TPE 7: Teaching English Learners
Knowing your English Learners
One of the most important thing a teacher can do is to learn about their students. This is just not on an academic level, but on a personal and respectful level where the student understands that you care about them and that you are going to do whatever it takes to make sure that they feel safe in your domain so that they can comfortably learn.
Teaching to the English Learners
One of the best way to teach to an English Learner is to understand and getting to know their background culture. By researching and using information that the students are familiar with, they automatically become an expert in an area that they can share with the class. This is essential when you are trying to motivate the English Learner and building classroom unity.
Teaching with a Different Approach
A benefit to teaching towards English Learners is that the native speakers benefit from the learning as well. For instance, if you are doing a story for a group of third graders who are learning the fable "The Town Mouse and the Country Mouse" it would be beneficial for both the native speakers and the English Learners to see various pictures of the country as seen in the United States. Have the students explorer the differences between a rural and urban area through series of pictures and come to a conclusion themselves on what each of those words mean without ever giving the students the dictionary definition. You can solidify the experience further by allowing the students to speak to each other. Using this method, the English Learners are not only building their vocabulary, but engaging with fluent speakers as well so that they can observe and learn through a group effort.
Tough Boris is an interesting book because it is a picture book. Most students who are English Learners like picture books because the visuals help them describe a scene or character. Using something that is non-threatening and beloved by native and non-native speakers, the lesson allows for the teacher to guide and teach the students on how to use descriptive words to describe a character. The best part about reading through a picture book is that you can read it more than once, which is beneficial to the English Learner.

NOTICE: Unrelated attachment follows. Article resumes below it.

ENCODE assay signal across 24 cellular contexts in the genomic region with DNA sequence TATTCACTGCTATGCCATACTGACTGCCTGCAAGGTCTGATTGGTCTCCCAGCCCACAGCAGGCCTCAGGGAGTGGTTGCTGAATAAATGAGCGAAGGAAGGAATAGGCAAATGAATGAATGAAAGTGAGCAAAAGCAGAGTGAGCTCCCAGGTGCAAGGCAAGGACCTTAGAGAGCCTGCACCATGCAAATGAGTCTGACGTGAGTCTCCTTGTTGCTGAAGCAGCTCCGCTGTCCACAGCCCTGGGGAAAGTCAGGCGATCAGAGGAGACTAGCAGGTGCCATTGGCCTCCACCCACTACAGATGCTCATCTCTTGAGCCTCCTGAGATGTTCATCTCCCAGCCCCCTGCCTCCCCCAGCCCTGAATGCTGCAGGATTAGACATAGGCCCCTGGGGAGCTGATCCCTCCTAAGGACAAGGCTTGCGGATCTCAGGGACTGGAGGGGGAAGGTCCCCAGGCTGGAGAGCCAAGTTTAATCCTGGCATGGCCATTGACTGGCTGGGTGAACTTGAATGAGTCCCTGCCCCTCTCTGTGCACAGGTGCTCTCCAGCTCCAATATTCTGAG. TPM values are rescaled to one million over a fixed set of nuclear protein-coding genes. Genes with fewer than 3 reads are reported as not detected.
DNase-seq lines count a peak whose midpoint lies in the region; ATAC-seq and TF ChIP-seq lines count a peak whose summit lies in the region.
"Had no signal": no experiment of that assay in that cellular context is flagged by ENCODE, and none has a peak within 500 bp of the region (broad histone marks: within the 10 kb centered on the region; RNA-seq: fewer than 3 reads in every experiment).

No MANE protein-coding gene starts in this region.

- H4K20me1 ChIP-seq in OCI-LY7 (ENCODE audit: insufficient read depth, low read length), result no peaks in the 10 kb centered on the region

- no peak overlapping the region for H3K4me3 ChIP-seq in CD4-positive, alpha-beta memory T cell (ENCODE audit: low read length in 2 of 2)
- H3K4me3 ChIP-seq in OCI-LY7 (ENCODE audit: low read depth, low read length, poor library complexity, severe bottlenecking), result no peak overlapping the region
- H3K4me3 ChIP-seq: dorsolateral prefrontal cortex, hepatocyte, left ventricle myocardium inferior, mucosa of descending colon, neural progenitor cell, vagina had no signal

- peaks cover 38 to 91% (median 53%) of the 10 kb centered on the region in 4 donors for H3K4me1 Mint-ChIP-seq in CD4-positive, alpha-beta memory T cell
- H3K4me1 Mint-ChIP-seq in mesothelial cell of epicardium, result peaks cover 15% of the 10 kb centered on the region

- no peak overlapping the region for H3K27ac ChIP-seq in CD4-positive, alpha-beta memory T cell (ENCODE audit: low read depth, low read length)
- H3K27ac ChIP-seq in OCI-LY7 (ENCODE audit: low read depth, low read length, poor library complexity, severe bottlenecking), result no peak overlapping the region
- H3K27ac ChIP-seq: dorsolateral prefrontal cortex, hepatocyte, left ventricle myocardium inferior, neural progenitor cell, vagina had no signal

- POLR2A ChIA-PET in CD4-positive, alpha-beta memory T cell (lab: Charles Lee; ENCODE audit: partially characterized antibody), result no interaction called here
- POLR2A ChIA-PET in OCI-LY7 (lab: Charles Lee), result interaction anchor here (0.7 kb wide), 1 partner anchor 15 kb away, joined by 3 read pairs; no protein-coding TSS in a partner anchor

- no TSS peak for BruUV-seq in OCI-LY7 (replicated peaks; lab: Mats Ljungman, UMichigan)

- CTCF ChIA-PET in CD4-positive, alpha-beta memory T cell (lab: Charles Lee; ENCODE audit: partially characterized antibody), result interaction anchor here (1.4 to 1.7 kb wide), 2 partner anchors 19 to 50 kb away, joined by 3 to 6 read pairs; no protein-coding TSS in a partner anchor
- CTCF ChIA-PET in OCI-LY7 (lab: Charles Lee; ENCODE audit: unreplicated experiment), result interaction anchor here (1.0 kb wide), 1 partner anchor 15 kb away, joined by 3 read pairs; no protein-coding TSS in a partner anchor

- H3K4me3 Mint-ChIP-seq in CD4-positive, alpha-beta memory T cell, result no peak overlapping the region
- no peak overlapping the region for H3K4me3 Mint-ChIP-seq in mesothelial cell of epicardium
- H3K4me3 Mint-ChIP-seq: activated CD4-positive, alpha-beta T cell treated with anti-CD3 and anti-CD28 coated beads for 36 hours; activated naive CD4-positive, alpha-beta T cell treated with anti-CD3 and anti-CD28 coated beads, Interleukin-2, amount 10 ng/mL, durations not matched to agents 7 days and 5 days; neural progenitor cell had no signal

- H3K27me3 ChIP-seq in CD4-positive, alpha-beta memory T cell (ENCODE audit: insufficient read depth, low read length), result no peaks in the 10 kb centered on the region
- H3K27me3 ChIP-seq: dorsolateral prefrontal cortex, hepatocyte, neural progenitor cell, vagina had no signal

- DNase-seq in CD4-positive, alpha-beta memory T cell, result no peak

|CA- CCTC: TPE's (Teaching Performance Expectations)
|Standard : A. Making Subject Matter Comprehensible to Students
| TPE : TPE
1: Specific Pedagogical Skills for Subject Matter Instruction
TPE 1 is divided into two categories intended to take into account the differentiated teaching
assignments of multiple subject and single subject teachers. Multiple subject credential holders
work in self-contained classrooms and are responsible for instruction in several subject areas;
single subject teachers work in departmentalized settings and have more specialized assignments.
These categories are Subject-Specific Pedagogical Skills for Multiple Subject Teaching
Assignments (1-A), and Subject-Specific Pedagogical Skills for Single Subject Teaching
|Component : TPE 1A: Subject-Specific Pedagogical Skills for Multiple Subject Teaching Assignments
Standard Area : Teaching
Reading-Language Arts in a Multiple Subject Assignment
Candidates for a Multiple Subject Teaching Credential demonstrate the ability to teach the state-adopted
academic content standards for students in English-Language Arts (K-8). They understand how to deliver
a comprehensive program of systematic instruction in word analysis, fluency, and systematic vocabulary
development; reading comprehension; literary response and analysis; writing strategies and applications; written
and oral English Language conventions; and listening and speaking strategies and applications. They know how
to strategically plan and schedule instruction to ensure that students meet or exceed the standards. Candidates
create a classroom environment where students learn to read and write, comprehend and compose, appreciate
and analyze, and perform and enjoy the language arts. They understand how to make language (e.g., vocabulary,
forms, uses) comprehensible to students and the need for students to master foundational skills as a gateway to
using all forms of language as tools for thinking, learning, and communicating. They understand how to use
instructional materials that include a range of textual, functional and recreational texts and how to teach high quality
literature and expository text. They understand that the advanced skills of comprehending narrative and informational
texts and literary response and analysis, and the creation of eloquent prose, all depend on a foundation of solid
vocabulary, decoding, and word-recognition skills.
Candidates teach students how to use visual structures such as graphic organizers or outlines to comprehend or
produce text, how to comprehend or produce narrative, expository, persuasive and descriptive texts, how to comprehend
or produce the complexity of writing forms, purposes, and organizational patterns, and how to have a command of written
and oral English-language conventions. They know how to determine the skill level of students through the use of
meaningful indicators of reading and language arts proficiency prior to instruction, how to determine whether students are
making adequate progress on skills and concepts taught directly, and how to determine the effectiveness of instruction and
students’ proficiency after instruction.
1. Math - 5th - 2010-2011 Benchmark1 Test